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Mirzapur district

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Title: Mirzapur district  
Author: World Heritage Encyclopedia
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Subject: Mirzapur division, Barabanki district, Saharanpur division, Chunar, Kachhwa
Collection: Districts in India, Districts of Uttar Pradesh, Mirzapur District
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Mirzapur district

Mirzapur district
मिर्ज़ापुर ज़िला
مرزا پور ضلع
District of Uttar Pradesh
Location of Mirzapur district in Uttar Pradesh
Location of Mirzapur district in Uttar Pradesh
Country India
State Uttar Pradesh
Administrative division Mirzapur
Headquarters Mirzapur
Tehsils 4
Government
 • Lok Sabha constituencies Mirzapur
Area
 • Total 4,521 km2 (1,746 sq mi)
Population (2011)
 • Total 2,494,533,[1]
Average annual precipitation 1043 mm
Website Official website

Mirzapur district (Hindi: मिर्ज़ापुर ज़िला, Urdu: مرزا پور ضلع‎) is one of the 70 districts of Uttar Pradesh state in northern India. The district is bounded on the north by Sant Ravidas Nagar and Varanasi districts, on the east by Chandauli district, on the south by Sonbhadra district and on the northwest by Allahabad district. The district occupies an area of 4521 km2. Mirzapur town is the district headquarters. Mirzapur district is a part of Mirzapur division. This district is known for the Vindhyavasini temple in Vindhyachal. It consist of several Ghats where historical sculptures are still present. During the Ganges festival these Ghats are decorated with lights and diyas. It is currently a part of the Red Corridor.[2]

Contents

  • Divisions 1
  • Economy 2
  • Demographics 3
    • Languages 3.1
  • References 4
  • External links 5

Divisions

The district consists four Tehsils. These are Mirzapur (sadar), Lalganj, Marihan and Chunar. These four tehsils are further divided into twelve blocks.

Economy

In 2006 the Ministry of Panchayati Raj named Mirzapur one of the country's 250 most backward districts (out of a total of 640).[3] It is one of the 34 districts in Uttar Pradesh currently receiving funds from the Backward Regions Grant Fund Programme (BRGF).[3]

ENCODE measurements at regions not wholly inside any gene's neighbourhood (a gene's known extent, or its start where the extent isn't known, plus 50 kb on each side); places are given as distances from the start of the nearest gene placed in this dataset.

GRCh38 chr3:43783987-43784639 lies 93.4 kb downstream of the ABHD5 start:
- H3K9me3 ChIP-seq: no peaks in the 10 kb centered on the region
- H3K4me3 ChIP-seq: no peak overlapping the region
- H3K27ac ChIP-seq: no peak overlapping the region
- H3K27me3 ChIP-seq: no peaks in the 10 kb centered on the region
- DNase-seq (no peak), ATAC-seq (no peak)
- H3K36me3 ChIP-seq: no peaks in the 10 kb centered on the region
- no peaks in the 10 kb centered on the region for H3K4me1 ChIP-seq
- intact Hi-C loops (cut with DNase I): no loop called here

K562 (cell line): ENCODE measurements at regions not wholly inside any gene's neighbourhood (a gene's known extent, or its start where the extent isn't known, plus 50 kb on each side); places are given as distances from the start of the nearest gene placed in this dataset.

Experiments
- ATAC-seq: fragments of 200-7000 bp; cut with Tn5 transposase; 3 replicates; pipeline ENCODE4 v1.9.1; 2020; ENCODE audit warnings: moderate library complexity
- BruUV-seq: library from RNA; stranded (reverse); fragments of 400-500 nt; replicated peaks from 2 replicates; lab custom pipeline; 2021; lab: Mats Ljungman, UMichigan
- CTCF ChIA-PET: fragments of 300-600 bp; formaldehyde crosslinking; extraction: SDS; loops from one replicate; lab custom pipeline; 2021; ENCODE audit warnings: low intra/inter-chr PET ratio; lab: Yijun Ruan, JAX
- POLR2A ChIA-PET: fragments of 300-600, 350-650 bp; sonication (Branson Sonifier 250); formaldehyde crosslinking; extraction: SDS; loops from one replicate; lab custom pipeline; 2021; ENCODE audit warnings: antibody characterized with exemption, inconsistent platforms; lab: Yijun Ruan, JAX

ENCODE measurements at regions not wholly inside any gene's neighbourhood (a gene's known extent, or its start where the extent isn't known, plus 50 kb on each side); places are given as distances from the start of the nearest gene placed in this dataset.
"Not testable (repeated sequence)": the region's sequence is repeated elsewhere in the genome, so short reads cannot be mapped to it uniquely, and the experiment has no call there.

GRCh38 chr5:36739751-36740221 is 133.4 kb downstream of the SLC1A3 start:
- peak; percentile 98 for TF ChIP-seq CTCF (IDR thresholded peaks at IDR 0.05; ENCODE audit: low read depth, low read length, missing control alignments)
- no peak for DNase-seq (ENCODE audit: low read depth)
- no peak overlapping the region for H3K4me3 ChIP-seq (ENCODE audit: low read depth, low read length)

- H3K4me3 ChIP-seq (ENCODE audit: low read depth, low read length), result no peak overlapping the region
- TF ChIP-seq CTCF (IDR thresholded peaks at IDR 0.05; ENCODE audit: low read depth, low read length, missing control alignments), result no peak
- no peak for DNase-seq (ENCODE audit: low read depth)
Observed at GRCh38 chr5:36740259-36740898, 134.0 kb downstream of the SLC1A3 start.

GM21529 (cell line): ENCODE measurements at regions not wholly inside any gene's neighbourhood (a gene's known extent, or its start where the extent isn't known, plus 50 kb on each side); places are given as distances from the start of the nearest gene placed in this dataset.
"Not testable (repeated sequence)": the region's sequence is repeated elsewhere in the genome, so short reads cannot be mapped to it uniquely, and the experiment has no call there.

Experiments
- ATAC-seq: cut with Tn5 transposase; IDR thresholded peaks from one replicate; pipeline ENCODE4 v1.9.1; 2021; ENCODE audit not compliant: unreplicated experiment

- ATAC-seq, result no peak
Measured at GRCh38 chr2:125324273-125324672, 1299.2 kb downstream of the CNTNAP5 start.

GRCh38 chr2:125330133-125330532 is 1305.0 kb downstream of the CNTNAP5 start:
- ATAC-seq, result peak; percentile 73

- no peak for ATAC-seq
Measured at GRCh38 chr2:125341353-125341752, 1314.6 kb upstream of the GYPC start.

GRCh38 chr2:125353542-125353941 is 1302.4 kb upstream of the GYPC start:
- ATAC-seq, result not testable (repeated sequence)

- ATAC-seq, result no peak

Demographics

According to the 2011 census Mirzapur district has a population of 2,494,533,[1] roughly equal to the nation of Kuwait[4] or the US state of Nevada.[5] This gives it a ranking of 174th in India (out of a total of 640).[1] The district has a population density of 561 inhabitants per square kilometre (1,450/sq mi) .[1] Its population growth rate over the decade 2001-2011 was 17.89%.[1] Mirzapur has a sex ratio of 900 females for every 1000 males,[1] and a literacy rate of 70.38%.[1]

Languages

Languages spoken include Agariya, an Austroasiatic tongue with approximately 72 000 speakers;[6] Awadhi, which has a lexical similarity of 72-91% with Hindi[7] (compared to 60% for German and English)[8] and is spoken by about 7 800 000 in Bagelkhand;[7] and Bagheli, a tongue in the Bagheli language group with almost 40 000 000 speakers, written in both the Devanagari and Kaithi scripts.Bhojpuri is also widely spoken in this part of the state.[9]

References

  1. ^ a b c d e f g "District Census 2011". Census2011.co.in. 2011. Retrieved 2011-09-30. 
  2. ^ "83 districts under the Security Related Expenditure Scheme". IntelliBriefs. 2009-12-11. Retrieved 2011-09-17. 
  3. ^ a b Ministry of Panchayati Raj (September 8, 2009). "A Note on the Backward Regions Grant Fund Programme" (PDF). National Institute of Rural Development. Retrieved September 27, 2011. 
  4. ^ US Directorate of Intelligence. "Country Comparison:Population". Retrieved 2011-10-01. Kuwait 2,595,62 
  5. ^ "2010 Resident Population Data". U. S. Census Bureau. Retrieved 2011-09-30. Nevada 2,700,551 
  6. ^ M. Paul Lewis, ed. (2009). "Agariya: A language of India". Ethnologue: Languages of the World (16th ed.). Dallas, Texas: SIL International. Retrieved 2011-09-28. 
  7. ^ a b M. Paul Lewis, ed. (2009). "Bagheli: A language of India". Ethnologue: Languages of the World (16th ed.). Dallas, Texas: SIL International. Retrieved 2011-09-28. 
  8. ^ M. Paul Lewis, ed. (2009). "English". Ethnologue: Languages of the World (16th ed.). Dallas, Texas: SIL International. Retrieved 2011-09-28. 
  9. ^ M. Paul Lewis, ed. (2009). "Bageli: A language of India". Ethnologue: Languages of the World (16th ed.). Dallas, Texas: SIL International. Retrieved 2011-09-30. 

External links

  • Official website

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